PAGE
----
Many of the 335,000-strong UK cohort of A-level students this year will be nursing hangovers on the morning after results day, having partied hard in celebration. Others will be dismayed to find that they haven’t got a university place: UCAS data shows a 7 per cent decrease in the number of students being automatically accepted into their chosen university degree, meaning a scramble for clearing places. Then there are those who twenty, ten or even five years ago would have been preparing to support themselves through a degree. They, though, will have snubbed the traditional route of securing a job after graduating from university.
Rising tuition fees coupled with an increase in applicants per place in a stagnant graduate job market have led to A-level students considering their next step with more caution than in previous years. Aware of the challenges facing today’s students, firms are rolling out heavyweight school-leaver schemes such as apprenticeships and sponsored-degree programmes to challenge the traditional university routes. And this change is proving popular: new data by City & Guilds Centre for Skills Development have revealed the number of 14-to-19-year-olds starting higher-level vocational training has more than doubled in the past year.
In non-manufacturing, “modern” apprenticeships, the big four accountant PricewaterhouseCoopers has seen a 464 per cent rise in applications since 2008, and increased its school-leaver intake by 25 per cent since 2010. KPMG, Grant Thornton, Ernst & Young and Barclays have all introduced school-leaver schemes this year.
In the past, school leavers have been a relatively untapped source of labour for major employers, who chased university graduates rather than sharp individuals who didn’t want to pursue higher education. Rachel Hill, the senior trainee recruitment manager at Grant Thornton, says: “We recognised that these apprenticeships provided a different and effective way of attracting high-quality talent that didn’t want to go to university but would rather get straight out into the working world.” Similarly, Antony Jenkins, the chief executive at Barclays retail and business banking, says: “Traditionally, banks have looked more towards graduates, but our apprenticeship programme recognises that there are also lots of talented people who are currently struggling to get into work because they lack prior experience or qualifications.” However, regardless of the opportunities they provide, apprenticeships may not always attract the best and the brightest.
Bridging the gap between apprenticeships and the traditional university route are sponsored degrees. These provide students with a viable alternative to funding their own way through higher education. For example, Nottingham Trent University offers students a BA in business management, a degree which is being sponsored by firms including Rolls-Royce, Toyota and Boots. Barclays is set to triple the number of sponsored students it takes from the university over the next two years.
Dr Polly Pick, head of executive education and corporate relations at the university, says: “We have seen the interest in such sponsored degrees shoot up in recent years. Such schemes allow students to gain a degree whilst building work experience with the sponsoring company and avoiding debt.”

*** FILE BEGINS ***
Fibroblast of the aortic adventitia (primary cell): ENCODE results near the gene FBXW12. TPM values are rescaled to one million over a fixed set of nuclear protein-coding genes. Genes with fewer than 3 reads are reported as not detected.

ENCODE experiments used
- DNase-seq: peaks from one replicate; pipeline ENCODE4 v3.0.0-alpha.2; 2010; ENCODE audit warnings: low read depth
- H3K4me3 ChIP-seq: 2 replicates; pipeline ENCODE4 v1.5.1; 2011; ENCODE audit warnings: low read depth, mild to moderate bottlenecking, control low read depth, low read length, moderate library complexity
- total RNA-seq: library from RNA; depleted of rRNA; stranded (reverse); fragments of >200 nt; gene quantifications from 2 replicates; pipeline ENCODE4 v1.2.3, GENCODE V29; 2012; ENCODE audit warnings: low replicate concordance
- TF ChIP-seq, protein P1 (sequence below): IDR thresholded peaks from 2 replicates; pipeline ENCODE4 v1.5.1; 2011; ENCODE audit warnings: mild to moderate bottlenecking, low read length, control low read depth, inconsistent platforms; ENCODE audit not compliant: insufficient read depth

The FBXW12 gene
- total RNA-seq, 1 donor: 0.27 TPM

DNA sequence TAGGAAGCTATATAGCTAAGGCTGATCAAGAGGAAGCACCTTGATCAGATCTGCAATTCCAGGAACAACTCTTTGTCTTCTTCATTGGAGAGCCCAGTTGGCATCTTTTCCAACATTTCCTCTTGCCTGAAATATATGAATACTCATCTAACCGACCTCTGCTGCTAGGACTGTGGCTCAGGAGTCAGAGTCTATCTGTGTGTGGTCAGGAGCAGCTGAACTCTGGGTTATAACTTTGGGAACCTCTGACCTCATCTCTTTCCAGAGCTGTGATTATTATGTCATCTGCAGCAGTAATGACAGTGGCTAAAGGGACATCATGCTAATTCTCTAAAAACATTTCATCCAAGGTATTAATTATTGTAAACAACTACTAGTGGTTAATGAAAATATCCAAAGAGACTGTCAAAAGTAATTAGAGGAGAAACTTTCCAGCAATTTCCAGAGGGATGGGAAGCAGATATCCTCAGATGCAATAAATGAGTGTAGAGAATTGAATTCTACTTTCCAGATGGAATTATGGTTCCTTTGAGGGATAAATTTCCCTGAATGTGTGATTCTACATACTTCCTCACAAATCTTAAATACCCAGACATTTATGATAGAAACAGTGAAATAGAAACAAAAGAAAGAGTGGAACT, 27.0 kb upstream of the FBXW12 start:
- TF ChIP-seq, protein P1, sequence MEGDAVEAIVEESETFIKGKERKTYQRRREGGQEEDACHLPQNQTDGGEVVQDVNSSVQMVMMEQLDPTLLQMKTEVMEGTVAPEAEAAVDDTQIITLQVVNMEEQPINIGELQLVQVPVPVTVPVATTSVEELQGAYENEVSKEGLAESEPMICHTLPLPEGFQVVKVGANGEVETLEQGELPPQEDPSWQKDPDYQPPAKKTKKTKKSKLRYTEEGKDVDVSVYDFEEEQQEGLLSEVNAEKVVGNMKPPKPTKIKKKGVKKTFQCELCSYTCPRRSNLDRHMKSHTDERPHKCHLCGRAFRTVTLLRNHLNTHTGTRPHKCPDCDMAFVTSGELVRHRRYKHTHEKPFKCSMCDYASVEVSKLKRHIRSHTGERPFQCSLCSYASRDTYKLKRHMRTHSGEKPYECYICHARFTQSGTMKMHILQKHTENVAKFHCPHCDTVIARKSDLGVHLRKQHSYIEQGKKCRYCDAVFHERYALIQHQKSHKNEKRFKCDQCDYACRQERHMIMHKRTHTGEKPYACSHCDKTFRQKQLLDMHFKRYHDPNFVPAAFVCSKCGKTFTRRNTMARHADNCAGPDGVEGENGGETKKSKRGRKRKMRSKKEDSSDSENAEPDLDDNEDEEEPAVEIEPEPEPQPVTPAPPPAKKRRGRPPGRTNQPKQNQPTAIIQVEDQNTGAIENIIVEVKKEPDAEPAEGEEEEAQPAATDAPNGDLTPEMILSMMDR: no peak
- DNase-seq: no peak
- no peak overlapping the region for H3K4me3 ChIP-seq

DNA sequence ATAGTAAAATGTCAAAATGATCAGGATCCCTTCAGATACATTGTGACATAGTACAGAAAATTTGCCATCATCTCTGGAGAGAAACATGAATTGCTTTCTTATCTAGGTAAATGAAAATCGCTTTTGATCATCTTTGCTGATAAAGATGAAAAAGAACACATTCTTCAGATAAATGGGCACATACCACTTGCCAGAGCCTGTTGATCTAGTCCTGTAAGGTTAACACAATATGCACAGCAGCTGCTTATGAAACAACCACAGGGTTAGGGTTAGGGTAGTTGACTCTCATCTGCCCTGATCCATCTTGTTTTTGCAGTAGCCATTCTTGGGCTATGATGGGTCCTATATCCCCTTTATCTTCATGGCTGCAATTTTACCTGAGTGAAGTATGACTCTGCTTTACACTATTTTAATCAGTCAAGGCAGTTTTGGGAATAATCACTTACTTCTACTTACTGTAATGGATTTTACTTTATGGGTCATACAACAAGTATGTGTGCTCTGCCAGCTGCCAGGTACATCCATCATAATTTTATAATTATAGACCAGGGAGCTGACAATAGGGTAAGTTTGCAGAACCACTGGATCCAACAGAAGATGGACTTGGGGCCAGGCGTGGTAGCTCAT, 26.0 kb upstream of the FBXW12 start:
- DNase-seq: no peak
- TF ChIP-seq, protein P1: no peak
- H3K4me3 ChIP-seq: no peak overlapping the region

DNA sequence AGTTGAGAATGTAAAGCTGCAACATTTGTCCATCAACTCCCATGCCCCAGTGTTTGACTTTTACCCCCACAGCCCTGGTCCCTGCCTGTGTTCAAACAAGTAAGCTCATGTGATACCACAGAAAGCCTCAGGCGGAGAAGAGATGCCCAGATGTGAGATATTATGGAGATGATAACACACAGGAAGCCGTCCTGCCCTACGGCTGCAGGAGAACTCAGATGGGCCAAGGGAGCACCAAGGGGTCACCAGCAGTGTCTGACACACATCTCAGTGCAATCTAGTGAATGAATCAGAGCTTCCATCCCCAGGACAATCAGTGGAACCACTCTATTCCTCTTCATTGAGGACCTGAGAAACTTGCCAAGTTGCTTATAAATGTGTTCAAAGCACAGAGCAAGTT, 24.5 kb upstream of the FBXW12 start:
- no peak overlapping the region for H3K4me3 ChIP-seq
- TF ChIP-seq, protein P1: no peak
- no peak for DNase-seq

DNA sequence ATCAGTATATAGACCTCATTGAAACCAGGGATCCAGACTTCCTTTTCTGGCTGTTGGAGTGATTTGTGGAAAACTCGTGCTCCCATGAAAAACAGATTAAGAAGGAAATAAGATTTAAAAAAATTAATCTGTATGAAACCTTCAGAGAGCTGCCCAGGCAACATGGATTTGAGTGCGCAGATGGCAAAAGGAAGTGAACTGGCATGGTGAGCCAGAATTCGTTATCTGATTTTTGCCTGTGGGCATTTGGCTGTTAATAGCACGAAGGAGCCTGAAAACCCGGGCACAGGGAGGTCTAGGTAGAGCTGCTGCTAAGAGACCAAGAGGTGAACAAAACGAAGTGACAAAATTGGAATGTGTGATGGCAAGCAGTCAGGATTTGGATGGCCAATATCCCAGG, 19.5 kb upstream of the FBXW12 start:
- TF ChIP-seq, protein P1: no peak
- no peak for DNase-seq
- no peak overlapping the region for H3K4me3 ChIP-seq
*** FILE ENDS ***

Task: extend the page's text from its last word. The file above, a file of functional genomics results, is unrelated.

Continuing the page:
Unlike apprenticeship schemes, the grade requirements for these degrees mirror those of top universities, with the average offer circling the AA B mark. The students are interviewed by the company for the course, with successful applicants receiving a salary from day one.
From the viewpoint of the sponsor, such degrees ensure they are able to mould candidates into ideal employees through the provision of firm specific training and the creation of company loyalty. The result is willing employees with a history with the firm, equipped with lower salary expectations than graduate hires, who can expect a starting salary over £30,000. Critics of the traditional university route have also been keen to point out that there is a large skills gap between what students are taught at university and what they will need to know in the real world.
A 2012 report by Dr Paul Sissons for the Work Foundation claims more young people are struggling to make the initial transition from education into sustained work due to their lack of experience of paid employment. Paul Levett, the chief product officer at SHL Talent Analytics, has recently said the British education system focuses too much on analytical skills, not people skills.
Richard Irwin, PwC head of student recruitment, says: “The kind of attributes that are important to success in our business are things like drive, tenacity, intellectual agility and the ability to build lasting relationships. These aren’t easily taught.” Curiously, though, many pupils and educators privately moan that alternatives to going to university are still poorly advertised. As an A-level maths teacher from Buckinghamshire puts it: “Some students are unaware of the alternatives. The emphasis is very much on the UCAS process and there is little in the way of information for those who don’t want to follow the university herd.” However, the long-term trend suggests that the traditional university graduate route is no longer the be all and end all that it had been for school leavers of previous generations. And employers will no longer have to rely so heavily on the university milk round to fulfil their hiring needs.